Chongqing reiterates price curbs to maintain policy consistency
Developers must detail their prices for each apartment unit, and have them listed in their marketing literature, according to policy published Sunday
Chongqing, the most populous metropolis in mainland China, has introduced a fresh slew of measures to curb rising residential property prices, a week after the departure of its mayor, as the local government sought to maintain consistency in policy and head off any speculation of a change in price policy.
Developers must report specific prices of each of their new units, comprising the cost of land, construction and taxes when they apply for pre-sales permits from the local authorities and have them clearly labelled in their marketing literature, according to the document published on Sunday.
The housing authority will ask developers to explain if prices are considered “unreasonable,” according to the policy.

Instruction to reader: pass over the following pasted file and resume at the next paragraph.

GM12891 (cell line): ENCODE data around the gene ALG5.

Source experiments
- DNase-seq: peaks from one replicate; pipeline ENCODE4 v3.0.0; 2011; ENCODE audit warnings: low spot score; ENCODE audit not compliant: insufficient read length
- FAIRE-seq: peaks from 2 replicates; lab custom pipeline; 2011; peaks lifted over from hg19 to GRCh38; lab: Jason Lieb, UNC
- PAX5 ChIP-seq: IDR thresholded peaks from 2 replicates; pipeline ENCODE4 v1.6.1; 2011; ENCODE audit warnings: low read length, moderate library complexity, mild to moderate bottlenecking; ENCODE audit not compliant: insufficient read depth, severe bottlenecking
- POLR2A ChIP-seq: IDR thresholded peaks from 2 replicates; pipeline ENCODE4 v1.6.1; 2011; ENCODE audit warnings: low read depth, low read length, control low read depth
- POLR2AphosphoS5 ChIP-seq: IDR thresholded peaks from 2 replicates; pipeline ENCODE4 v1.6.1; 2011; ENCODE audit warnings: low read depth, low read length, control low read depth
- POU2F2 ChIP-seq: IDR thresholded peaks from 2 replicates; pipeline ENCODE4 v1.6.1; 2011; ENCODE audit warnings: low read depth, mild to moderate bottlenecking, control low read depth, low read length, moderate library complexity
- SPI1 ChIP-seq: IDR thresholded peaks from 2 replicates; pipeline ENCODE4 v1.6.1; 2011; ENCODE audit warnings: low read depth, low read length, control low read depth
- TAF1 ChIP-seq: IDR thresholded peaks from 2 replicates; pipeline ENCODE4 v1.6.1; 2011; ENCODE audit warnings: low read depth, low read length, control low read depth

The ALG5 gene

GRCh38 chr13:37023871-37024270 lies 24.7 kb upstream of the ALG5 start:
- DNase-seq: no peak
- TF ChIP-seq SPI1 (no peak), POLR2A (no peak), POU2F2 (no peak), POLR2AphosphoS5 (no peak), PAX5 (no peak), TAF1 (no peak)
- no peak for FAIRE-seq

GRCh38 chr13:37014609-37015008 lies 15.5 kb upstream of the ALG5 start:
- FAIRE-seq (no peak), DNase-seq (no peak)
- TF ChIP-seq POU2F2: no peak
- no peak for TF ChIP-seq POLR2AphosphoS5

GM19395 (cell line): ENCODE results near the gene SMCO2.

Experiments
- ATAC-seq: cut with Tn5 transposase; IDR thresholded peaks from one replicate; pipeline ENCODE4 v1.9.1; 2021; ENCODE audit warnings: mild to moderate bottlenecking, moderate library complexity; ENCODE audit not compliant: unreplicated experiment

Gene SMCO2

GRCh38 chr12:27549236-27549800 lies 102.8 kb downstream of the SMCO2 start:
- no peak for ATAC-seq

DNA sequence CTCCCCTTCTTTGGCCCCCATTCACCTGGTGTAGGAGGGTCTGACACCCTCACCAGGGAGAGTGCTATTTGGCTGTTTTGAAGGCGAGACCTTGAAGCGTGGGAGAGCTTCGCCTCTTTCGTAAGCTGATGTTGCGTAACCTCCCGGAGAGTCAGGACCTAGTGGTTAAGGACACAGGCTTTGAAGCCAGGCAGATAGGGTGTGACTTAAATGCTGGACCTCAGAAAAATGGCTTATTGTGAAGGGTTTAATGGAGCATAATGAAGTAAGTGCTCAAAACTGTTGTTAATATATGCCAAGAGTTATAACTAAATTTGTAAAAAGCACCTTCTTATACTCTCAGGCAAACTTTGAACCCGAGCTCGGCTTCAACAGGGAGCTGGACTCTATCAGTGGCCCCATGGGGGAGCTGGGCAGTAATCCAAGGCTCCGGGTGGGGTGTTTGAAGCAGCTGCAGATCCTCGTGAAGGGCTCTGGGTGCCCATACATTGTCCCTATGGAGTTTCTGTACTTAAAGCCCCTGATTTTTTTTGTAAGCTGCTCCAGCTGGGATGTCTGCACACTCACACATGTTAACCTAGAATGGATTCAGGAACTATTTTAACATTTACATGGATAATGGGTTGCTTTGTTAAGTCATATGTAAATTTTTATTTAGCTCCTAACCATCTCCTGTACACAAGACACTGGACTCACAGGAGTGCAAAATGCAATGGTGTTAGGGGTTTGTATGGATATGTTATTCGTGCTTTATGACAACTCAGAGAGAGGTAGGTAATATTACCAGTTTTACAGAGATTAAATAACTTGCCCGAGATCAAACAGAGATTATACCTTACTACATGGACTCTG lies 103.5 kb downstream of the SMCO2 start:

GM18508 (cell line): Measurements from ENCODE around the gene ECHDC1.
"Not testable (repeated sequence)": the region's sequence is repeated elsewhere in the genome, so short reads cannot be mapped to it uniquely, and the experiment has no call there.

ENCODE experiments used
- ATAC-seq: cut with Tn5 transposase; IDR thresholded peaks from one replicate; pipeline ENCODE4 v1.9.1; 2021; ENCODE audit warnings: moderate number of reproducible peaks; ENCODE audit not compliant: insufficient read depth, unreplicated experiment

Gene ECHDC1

The reiteration of Chongqing’s control policy is to maintain consistency with the central government’s push to curb runaway home prices and prevent housing affordability from spilling over into public discontent.
It follows the promotion of mayor Huang Qifan in December to China’s rubber stamp legislature. Huang had been a price hawk on residential property prices in the metropolis of 31 million people, adding land supply to prevent developers from price gouging.
Chongqing’s new home prices rose 6.5 per cent in November from a year ago, compared with the 34.8 per cent surge in Shanghai, or the 42.8 per cent increase in Nanjing.
Chongqing’s new home price averaged 7,507 yuan per square metre (HK$771 per square foot) in November, a fraction of Nanjing’s 19,668 yuan per sq m, according to the China Index Academy.
Huang’s long-anticipated departure -- he’ll be replaced by deputy party secretary Zhang Quoqing, considered a rising political star -- raised speculation that Chongqing may reverse his policies, and herald in a new era of rising prices.
Some developers have even colluded to hoard their unsold property, in anticipation of possible price increases after the change in the mayoral post, agents said.
That’s attracted buyers from Beijing, Shanghai, Guangdong and Zhejiang provinces to flock to Chongqing to take advantage of the city’s low prices and lack of investment restrictions.
Out-of-town buyers now outnumber Chongqing locals in inquiries and investments of residential property, agents said. That has caused the prices of new projects to jump to between 12,000 to 13,000 yuan in December, from 9,000 yuan in September, agents said.